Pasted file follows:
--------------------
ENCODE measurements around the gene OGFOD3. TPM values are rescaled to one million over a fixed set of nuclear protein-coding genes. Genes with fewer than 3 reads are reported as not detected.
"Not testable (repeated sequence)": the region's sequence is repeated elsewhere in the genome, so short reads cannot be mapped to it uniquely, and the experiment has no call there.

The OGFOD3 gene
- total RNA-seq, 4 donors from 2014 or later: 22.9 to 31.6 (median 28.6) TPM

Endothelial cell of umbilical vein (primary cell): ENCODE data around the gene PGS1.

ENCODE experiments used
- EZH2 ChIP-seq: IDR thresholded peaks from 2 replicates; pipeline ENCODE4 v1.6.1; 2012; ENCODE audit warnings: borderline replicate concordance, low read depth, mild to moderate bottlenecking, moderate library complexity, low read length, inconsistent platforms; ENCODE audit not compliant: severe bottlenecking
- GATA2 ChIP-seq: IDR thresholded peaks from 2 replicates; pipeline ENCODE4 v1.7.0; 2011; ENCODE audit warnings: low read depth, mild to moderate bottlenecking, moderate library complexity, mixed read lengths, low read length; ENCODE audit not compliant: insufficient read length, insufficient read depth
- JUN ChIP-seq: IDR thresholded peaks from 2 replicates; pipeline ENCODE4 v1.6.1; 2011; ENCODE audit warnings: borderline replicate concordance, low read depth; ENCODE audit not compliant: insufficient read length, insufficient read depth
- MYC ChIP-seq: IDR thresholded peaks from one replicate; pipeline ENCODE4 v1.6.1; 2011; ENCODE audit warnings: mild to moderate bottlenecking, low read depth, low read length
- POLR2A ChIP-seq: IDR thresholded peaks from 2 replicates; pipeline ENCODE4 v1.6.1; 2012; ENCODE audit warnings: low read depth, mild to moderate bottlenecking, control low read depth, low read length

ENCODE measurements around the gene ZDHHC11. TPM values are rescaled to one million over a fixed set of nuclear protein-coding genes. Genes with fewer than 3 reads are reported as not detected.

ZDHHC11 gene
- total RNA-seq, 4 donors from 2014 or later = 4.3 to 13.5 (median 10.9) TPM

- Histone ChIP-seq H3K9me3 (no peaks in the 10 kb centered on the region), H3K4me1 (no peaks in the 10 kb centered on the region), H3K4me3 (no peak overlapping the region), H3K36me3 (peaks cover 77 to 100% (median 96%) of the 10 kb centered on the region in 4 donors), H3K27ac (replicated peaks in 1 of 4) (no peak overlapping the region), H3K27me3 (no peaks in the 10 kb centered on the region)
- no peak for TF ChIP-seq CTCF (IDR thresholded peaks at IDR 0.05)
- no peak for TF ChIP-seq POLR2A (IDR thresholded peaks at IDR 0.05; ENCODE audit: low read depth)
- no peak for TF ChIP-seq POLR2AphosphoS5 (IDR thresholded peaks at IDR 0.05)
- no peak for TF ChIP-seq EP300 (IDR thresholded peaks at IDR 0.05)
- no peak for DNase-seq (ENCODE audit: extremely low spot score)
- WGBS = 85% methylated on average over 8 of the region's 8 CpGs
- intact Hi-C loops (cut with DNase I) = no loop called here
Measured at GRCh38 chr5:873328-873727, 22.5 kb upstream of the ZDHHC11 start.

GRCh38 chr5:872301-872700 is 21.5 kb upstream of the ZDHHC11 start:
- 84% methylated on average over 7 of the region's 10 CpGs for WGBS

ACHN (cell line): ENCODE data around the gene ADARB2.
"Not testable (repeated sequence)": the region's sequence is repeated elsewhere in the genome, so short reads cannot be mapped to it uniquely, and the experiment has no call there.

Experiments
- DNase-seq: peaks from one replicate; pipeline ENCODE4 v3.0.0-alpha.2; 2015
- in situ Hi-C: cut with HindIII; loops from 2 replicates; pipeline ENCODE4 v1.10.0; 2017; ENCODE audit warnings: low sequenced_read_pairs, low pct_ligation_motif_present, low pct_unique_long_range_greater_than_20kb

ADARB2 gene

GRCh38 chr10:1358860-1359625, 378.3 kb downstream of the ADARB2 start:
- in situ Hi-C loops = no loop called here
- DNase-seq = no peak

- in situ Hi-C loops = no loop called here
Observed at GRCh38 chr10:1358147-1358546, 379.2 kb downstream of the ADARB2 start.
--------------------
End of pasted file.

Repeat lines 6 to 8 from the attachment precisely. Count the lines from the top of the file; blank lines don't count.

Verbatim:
ENCODE experiments used
- EZH2 ChIP-seq: IDR thresholded peaks from 2 replicates; pipeline ENCODE4 v1.6.1; 2012; ENCODE audit warnings: borderline replicate concordance, low read depth, mild to moderate bottlenecking, moderate library complexity, low read length, inconsistent platforms; ENCODE audit not compliant: severe bottlenecking
- GATA2 ChIP-seq: IDR thresholded peaks from 2 replicates; pipeline ENCODE4 v1.7.0; 2011; ENCODE audit warnings: low read depth, mild to moderate bottlenecking, moderate library complexity, mixed read lengths, low read length; ENCODE audit not compliant: insufficient read length, insufficient read depth